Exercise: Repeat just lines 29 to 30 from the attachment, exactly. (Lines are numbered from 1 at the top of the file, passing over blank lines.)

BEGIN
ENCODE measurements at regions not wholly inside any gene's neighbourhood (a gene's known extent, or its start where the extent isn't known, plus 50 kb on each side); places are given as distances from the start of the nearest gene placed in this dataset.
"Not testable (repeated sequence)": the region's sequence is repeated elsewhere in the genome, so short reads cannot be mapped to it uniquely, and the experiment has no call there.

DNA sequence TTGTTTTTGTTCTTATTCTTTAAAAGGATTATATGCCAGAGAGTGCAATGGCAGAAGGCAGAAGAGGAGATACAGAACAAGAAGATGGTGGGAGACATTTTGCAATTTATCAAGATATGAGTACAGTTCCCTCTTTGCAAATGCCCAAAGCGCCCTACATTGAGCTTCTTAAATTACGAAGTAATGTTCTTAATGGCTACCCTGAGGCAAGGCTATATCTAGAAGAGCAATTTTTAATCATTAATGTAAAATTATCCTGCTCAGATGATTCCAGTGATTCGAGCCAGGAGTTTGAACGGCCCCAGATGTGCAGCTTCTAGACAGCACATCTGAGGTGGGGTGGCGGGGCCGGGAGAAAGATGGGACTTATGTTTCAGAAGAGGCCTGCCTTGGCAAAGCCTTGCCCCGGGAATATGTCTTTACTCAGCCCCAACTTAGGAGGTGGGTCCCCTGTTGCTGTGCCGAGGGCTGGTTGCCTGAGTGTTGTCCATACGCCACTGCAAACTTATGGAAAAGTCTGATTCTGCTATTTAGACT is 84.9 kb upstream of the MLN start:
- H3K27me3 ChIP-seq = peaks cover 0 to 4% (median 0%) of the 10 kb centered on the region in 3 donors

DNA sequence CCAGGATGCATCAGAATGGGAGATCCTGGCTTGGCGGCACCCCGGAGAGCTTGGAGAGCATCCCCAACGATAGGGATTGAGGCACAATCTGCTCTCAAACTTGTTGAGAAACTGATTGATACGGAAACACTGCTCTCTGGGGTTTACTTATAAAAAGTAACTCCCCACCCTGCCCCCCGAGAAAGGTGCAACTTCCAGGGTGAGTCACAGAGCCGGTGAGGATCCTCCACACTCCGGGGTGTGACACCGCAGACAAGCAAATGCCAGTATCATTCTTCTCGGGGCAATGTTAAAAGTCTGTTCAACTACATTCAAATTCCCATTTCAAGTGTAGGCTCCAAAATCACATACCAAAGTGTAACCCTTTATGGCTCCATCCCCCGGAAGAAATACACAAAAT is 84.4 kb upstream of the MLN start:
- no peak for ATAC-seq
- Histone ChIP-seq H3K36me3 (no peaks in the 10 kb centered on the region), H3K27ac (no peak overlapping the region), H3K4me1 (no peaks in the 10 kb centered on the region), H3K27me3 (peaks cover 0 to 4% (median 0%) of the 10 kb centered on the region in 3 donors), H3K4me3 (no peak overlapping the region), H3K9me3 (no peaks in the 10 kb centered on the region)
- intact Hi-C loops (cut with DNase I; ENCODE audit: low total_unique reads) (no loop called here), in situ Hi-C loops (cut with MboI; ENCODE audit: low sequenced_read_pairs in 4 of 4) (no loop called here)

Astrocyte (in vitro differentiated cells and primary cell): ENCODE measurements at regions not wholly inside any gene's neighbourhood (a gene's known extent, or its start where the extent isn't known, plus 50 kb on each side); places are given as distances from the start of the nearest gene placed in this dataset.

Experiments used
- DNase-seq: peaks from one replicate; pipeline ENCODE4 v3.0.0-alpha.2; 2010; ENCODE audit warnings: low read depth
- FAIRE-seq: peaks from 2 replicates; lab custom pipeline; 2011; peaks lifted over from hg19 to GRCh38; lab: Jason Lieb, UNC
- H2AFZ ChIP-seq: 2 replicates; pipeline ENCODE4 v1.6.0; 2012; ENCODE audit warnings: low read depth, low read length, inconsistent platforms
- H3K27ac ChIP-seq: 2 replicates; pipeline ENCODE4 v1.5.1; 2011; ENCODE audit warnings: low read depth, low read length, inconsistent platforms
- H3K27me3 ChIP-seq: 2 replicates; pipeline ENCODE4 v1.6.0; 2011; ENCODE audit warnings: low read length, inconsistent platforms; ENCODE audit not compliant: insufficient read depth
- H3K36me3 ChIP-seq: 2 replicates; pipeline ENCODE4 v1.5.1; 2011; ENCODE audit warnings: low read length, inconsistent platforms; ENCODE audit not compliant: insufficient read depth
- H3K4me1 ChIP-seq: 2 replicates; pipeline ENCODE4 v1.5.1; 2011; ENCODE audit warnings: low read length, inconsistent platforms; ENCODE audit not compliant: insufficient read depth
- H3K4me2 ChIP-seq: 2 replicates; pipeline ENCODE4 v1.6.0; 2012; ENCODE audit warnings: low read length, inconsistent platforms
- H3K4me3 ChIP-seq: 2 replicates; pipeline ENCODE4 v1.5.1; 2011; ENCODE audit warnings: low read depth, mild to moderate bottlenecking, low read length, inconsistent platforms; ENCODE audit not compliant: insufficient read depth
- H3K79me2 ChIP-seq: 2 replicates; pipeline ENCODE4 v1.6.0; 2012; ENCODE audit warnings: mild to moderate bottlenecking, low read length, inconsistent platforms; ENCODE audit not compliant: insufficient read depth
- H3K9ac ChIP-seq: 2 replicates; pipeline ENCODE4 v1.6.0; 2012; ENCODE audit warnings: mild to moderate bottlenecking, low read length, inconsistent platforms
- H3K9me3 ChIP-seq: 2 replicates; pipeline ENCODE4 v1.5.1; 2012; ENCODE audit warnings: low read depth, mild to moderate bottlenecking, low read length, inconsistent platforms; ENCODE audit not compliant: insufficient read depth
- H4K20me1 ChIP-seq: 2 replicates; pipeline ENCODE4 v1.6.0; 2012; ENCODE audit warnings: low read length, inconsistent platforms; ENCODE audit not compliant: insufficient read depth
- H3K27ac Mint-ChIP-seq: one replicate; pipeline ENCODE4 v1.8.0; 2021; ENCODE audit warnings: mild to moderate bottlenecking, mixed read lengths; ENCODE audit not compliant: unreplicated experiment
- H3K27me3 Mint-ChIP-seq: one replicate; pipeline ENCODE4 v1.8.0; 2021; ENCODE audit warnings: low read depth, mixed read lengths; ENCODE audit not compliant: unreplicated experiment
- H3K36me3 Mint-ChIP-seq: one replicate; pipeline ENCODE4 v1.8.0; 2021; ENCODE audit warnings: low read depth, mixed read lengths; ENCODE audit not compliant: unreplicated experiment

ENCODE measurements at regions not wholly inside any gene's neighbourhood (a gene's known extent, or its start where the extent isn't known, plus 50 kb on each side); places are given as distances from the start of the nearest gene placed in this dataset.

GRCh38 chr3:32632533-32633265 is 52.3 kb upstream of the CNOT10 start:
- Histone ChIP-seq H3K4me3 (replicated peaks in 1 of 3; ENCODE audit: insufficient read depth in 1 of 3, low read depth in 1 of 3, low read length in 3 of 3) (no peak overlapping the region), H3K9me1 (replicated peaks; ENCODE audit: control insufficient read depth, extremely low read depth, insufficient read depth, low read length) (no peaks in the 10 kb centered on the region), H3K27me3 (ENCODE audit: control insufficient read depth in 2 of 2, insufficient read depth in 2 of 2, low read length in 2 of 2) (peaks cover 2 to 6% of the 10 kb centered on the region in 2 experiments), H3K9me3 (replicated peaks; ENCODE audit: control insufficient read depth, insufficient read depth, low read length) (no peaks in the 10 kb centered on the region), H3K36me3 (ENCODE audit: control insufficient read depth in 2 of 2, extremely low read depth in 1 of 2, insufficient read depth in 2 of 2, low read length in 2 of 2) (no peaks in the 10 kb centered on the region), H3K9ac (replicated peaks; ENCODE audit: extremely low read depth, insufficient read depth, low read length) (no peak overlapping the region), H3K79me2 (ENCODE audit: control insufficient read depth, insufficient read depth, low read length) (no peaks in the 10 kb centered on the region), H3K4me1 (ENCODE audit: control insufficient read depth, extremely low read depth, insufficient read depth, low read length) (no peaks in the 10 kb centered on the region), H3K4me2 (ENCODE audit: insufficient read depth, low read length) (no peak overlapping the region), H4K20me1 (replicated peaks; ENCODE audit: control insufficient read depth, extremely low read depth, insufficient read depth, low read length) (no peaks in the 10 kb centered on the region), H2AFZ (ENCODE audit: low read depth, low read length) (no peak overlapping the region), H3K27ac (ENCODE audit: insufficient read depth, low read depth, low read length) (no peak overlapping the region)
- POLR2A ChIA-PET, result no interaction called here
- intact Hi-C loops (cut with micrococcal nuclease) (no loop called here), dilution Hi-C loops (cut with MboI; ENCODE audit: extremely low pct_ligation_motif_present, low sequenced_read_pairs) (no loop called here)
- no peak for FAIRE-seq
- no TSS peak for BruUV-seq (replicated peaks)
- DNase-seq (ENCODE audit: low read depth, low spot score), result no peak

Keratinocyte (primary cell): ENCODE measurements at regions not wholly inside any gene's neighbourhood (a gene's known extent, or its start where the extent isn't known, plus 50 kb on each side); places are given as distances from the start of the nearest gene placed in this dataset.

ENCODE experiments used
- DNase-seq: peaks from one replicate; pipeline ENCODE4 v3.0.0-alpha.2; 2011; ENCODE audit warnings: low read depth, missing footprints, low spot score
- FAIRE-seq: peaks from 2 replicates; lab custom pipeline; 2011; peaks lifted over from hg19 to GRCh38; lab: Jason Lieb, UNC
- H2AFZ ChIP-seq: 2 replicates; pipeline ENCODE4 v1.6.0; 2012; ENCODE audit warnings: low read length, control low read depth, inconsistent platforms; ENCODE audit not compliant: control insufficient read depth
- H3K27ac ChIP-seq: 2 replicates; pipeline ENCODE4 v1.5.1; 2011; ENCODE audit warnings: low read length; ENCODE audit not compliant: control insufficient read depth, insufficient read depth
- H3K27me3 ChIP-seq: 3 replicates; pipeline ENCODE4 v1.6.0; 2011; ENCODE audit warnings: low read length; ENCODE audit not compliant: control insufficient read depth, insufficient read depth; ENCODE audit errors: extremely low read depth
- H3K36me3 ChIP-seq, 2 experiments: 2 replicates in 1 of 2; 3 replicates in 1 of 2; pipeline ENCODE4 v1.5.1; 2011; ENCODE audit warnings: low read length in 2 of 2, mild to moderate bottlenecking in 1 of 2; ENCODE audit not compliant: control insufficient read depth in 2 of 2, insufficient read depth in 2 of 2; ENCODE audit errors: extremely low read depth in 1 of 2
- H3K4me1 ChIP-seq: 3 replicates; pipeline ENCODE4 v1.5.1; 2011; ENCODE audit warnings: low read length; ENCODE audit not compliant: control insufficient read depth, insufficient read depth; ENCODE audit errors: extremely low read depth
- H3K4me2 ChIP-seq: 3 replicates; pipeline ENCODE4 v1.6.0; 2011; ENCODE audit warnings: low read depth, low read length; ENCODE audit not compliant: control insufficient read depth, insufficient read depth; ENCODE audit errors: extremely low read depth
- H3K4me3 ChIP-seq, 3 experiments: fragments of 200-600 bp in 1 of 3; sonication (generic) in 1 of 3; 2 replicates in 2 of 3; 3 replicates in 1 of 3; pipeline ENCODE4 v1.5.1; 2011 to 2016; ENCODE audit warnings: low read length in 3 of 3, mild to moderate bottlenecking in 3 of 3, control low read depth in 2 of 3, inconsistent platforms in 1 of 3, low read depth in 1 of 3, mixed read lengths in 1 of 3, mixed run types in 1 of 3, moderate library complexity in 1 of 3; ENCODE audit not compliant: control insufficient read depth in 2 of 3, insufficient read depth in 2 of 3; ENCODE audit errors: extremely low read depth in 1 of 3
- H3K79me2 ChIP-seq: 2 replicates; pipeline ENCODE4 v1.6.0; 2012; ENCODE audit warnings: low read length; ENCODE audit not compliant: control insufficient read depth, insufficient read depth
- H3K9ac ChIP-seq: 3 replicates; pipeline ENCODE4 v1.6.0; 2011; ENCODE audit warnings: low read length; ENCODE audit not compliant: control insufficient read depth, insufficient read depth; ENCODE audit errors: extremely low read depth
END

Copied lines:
- Histone ChIP-seq H3K4me3 (replicated peaks in 1 of 3; ENCODE audit: insufficient read depth in 1 of 3, low read depth in 1 of 3, low read length in 3 of 3) (no peak overlapping the region), H3K9me1 (replicated peaks; ENCODE audit: control insufficient read depth, extremely low read depth, insufficient read depth, low read length) (no peaks in the 10 kb centered on the region), H3K27me3 (ENCODE audit: control insufficient read depth in 2 of 2, insufficient read depth in 2 of 2, low read length in 2 of 2) (peaks cover 2 to 6% of the 10 kb centered on the region in 2 experiments), H3K9me3 (replicated peaks; ENCODE audit: control insufficient read depth, insufficient read depth, low read length) (no peaks in the 10 kb centered on the region), H3K36me3 (ENCODE audit: control insufficient read depth in 2 of 2, extremely low read depth in 1 of 2, insufficient read depth in 2 of 2, low read length in 2 of 2) (no peaks in the 10 kb centered on the region), H3K9ac (replicated peaks; ENCODE audit: extremely low read depth, insufficient read depth, low read length) (no peak overlapping the region), H3K79me2 (ENCODE audit: control insufficient read depth, insufficient read depth, low read length) (no peaks in the 10 kb centered on the region), H3K4me1 (ENCODE audit: control insufficient read depth, extremely low read depth, insufficient read depth, low read length) (no peaks in the 10 kb centered on the region), H3K4me2 (ENCODE audit: insufficient read depth, low read length) (no peak overlapping the region), H4K20me1 (replicated peaks; ENCODE audit: control insufficient read depth, extremely low read depth, insufficient read depth, low read length) (no peaks in the 10 kb centered on the region), H2AFZ (ENCODE audit: low read depth, low read length) (no peak overlapping the region), H3K27ac (ENCODE audit: insufficient read depth, low read depth, low read length) (no peak overlapping the region)
- POLR2A ChIA-PET, result no interaction called here